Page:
NM uses Gold King Mine spill settlement dollars to monitor watershed after federal dollars dried up
Water findings to come soon, despite staffing and data issues among states and Indigenous nations working to make sure Animas and San Juan Rivers are healthy
The Animas River between Silverton and Durango in Colorado within 24 hours of the Gold King Mine spill. (Photo by riverhugger via Wikimedia Commons / CC BY-SA 4.0)
In 2015, the Animas River turned yellow copper when toxic waste water was released by the U.S. Environmental Protection Agency and a company contracted by the federal government.
Water health is still a concern today.
That’s why New Mexico officials, along with other states and tribal nations, continue to track water quality, even after some federal funding ran out.
Recent data from this multi-state and tribal partnership should come this summer or fall.
How we got here
The Environmental Protection Agency and workers from the Environmental Restoration LLC released three million gallons of wastewater from the Gold King Mine in 2015 that polluted a tributary of the Animas and San Juan Rivers.
The federal government took responsibility for the incident, and Congress allocated $4 million per year from 2017 to 2021 available to monitor the San Juan River watershed through the Water Infrastructure Improvements for the Nation Act.
Since the spill, the federal environmental protection agency worked for five years with New Mexico, Colorado, Utah, the Navajo Nation, the Ute Mountain Ute Tribe and the Southern Ute Indian Tribe.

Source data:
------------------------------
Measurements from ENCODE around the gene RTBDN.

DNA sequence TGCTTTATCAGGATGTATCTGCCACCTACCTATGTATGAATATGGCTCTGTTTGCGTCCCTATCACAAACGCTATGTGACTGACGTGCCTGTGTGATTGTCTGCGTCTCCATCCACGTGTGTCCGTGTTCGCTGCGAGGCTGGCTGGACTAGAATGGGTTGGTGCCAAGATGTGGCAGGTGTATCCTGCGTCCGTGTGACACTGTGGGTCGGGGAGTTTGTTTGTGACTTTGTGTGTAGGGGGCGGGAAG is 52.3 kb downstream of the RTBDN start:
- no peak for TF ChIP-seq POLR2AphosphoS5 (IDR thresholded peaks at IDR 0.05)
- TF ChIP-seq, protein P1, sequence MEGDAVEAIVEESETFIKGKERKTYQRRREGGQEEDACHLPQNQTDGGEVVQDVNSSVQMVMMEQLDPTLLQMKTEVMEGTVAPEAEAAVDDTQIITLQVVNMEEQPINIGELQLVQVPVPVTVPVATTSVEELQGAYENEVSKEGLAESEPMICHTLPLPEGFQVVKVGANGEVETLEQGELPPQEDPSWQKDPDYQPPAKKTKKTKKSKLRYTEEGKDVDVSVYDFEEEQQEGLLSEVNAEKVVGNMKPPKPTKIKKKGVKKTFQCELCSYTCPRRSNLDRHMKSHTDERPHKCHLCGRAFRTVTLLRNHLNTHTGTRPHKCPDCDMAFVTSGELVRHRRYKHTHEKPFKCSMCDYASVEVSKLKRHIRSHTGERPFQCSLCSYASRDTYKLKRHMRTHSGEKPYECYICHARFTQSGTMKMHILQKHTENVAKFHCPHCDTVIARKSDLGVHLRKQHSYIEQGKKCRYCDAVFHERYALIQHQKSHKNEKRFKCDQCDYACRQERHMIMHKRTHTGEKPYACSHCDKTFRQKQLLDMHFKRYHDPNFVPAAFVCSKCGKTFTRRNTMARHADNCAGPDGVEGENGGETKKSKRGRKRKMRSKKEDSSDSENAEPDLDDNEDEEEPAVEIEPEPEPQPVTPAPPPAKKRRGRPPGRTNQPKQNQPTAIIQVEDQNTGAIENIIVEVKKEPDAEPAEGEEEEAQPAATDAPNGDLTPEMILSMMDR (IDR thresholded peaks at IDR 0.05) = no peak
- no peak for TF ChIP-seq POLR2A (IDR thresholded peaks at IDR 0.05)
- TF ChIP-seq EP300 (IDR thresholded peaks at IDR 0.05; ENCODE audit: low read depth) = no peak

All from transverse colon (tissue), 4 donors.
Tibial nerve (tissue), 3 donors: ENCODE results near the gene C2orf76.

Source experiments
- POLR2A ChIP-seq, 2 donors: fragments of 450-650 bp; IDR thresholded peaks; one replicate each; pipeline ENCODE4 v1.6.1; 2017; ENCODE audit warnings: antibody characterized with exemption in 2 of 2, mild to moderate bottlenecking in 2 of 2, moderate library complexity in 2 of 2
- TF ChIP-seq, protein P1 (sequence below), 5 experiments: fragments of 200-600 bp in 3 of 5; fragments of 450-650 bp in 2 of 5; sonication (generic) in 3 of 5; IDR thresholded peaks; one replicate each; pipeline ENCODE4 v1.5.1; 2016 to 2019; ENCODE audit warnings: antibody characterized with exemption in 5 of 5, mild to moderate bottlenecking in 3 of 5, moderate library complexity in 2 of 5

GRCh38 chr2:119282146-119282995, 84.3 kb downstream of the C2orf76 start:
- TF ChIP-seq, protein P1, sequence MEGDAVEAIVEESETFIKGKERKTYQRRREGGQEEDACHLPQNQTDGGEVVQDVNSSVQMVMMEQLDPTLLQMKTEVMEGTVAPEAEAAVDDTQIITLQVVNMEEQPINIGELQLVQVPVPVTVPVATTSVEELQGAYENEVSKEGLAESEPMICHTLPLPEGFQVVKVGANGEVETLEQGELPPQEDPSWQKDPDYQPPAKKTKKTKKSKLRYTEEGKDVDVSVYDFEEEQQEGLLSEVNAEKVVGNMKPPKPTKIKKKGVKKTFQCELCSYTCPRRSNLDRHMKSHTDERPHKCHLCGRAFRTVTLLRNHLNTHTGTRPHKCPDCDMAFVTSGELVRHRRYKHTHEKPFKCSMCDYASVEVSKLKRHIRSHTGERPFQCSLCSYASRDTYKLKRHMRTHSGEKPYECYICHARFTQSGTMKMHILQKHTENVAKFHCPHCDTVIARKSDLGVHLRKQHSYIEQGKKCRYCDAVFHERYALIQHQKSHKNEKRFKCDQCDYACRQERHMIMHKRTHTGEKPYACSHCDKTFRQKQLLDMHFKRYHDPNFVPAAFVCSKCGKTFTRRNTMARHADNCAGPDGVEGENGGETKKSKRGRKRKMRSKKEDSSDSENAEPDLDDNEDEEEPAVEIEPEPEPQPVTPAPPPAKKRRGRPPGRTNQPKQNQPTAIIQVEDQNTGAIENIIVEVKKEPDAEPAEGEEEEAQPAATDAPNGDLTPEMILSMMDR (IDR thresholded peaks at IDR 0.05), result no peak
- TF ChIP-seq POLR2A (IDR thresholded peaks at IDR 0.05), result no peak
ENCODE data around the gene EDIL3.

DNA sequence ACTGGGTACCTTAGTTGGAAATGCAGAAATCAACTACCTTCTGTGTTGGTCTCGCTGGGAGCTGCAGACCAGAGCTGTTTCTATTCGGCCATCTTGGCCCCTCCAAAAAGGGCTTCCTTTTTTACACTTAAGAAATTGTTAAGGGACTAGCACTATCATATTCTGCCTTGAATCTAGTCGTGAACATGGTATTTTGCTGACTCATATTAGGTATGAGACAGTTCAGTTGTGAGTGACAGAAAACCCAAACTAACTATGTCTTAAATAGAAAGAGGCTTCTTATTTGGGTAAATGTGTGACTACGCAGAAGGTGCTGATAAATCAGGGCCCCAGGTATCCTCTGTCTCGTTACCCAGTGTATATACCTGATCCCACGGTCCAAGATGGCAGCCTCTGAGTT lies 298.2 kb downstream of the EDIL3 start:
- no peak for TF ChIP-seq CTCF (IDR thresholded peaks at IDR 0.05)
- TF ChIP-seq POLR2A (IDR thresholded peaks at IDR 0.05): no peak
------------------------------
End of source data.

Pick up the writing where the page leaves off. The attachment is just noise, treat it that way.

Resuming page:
The EPA spent over $18 million to watch the health of the Animas and San Juan Rivers, along with some tributaries, following the disaster.
Congressional funding for that effort ran out in 2021. But the states and tribal nations are still getting things done on their own, having picked up the tab in 2022 and committing to keep going for years to come.
Shelly Lemon leads the New Mexico Environment Department’s Surface Water Quality Bureau. She attended a watershed conference in Farmington last week to explain the monitoring plans and discuss how the state is working with others to track the quality of the Animas and San Juan Rivers.
Since the waters run across various state and tribal lands, the entities have to work together to collect and analyze samples.
So far this year, Lemon said, officials have finished four water sampling events, the most recent one wrapped up in early June. She said there’s one additional collection event planned for October and three more in 2024.
The Southern Ute Indian Tribe and Navajo Nation are gathering samples near the Colorado border and downstream from Farmington, Lemon said. New Mexico is analyzing those water collections, sometimes teaming up with Utah to get it done.
Colorado is taking care of tracking its own section of the river.
Lemon said one of the goals is to make all this data publicly available. She said officials are currently verifying data from last year before uploading it online sometime this summer or early fall.
She said the states and tribes also plan to create annual reports that assess the current condition of the San Juan watershed and its trends. The first yearly report should come out in the fall, Lemon said.
This multi-jurisdictional effort could be a solution to a watershed-monitoring problem in New Mexico environmental advocates have brought up. It takes about a decade for the New Mexico Environment Department to monitor all of its watersheds, and a lot can change in that time period.
For example, it’ll likely be years until the state conducts an in-depth assessment of watersheds damaged by the Hermits Peak-Calf Canyon Fire, drastically recomposing the region’s landscape.